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LEBRECHT LISTENS | Passionate, Immaculate Interpretations Of Krzysztof Meyer, Dmitri Shostakovich

By Norman Lebrecht on February 3, 2023

Krzysztof Meyer (Public domain); Dmitri Shostakovich (Photo: Roger Rössing & Renate Rössing/CC BY-SA 3.0 DE/cropped)
Krzysztof Meyer (Public domain); Dmitri Shostakovich (Photo: Roger Rössing & Renate Rössing/CC BY-SA 3.0 DE/cropped)

Krzysztof Meyer, Dmitri Shostakovich: Cello-Piano Sonatas (Kaleidos)


When asked to review compositions by a living musicologist, my inclination would be to catch the night train out of town and not approach a window before daylight. Musicology has degenerated in the past two decades into factional wars, with one American sideshow even arguing that it’s not necessary to read music in order to obtain a musicology PhD.

Krzysztof Meyer is, however, no ordinary musicologist. The foremost authority in Eastern Europe on the life and works of Dmitri Shostakovich, he pulls no punches about Shostakovich’s oppression by the Communist state, an attitude that made him less than popular among Soviet diehards. Meyer taught for 20 years in Cologne and now lives in West Germany. He turns 80 this year.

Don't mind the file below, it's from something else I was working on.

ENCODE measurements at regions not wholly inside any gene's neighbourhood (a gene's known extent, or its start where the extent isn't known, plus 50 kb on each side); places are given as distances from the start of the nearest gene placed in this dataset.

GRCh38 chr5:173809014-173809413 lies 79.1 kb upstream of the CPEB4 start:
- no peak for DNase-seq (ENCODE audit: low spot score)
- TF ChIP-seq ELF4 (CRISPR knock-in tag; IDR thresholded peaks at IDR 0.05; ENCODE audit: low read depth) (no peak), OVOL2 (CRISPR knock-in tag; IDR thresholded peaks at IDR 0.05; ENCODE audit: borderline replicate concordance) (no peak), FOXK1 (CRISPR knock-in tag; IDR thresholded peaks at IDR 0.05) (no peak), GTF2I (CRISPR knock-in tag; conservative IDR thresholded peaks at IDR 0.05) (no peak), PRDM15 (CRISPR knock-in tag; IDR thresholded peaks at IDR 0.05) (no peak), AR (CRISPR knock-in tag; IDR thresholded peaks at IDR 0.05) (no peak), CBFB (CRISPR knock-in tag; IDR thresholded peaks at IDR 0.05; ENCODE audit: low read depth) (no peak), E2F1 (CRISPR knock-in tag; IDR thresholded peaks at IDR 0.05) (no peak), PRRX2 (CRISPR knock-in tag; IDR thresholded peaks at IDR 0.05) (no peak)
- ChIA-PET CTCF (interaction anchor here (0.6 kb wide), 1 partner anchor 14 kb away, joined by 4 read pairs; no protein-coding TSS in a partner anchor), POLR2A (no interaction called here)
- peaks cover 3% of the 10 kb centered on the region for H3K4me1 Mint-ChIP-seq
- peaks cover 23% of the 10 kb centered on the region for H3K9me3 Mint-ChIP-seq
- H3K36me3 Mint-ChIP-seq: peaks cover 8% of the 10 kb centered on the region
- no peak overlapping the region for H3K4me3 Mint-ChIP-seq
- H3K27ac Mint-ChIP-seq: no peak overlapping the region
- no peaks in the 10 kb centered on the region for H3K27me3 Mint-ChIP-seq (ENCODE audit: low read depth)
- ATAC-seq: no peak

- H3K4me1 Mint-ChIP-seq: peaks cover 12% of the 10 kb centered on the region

This sonata for cello and piano is the first music of his that I have ever heard, and I was drawn swiftly by its uncommon blend of lyricism, combativeness and an unmistakable Polishness in gesture and phrasing. He leads you down what seems to be an atonal thicket, only to clear it with an original turn of wrist and resolution.

The music is fascinating on many levels and, when paired with the Shostakovich cello sonata opus 40, irresistible. On one and the same record, you can hear both composer and commentator. Who could ask for anything more?

The superb players and Joanna Sachryn and Paul Rivinius, passionate and immaculate.

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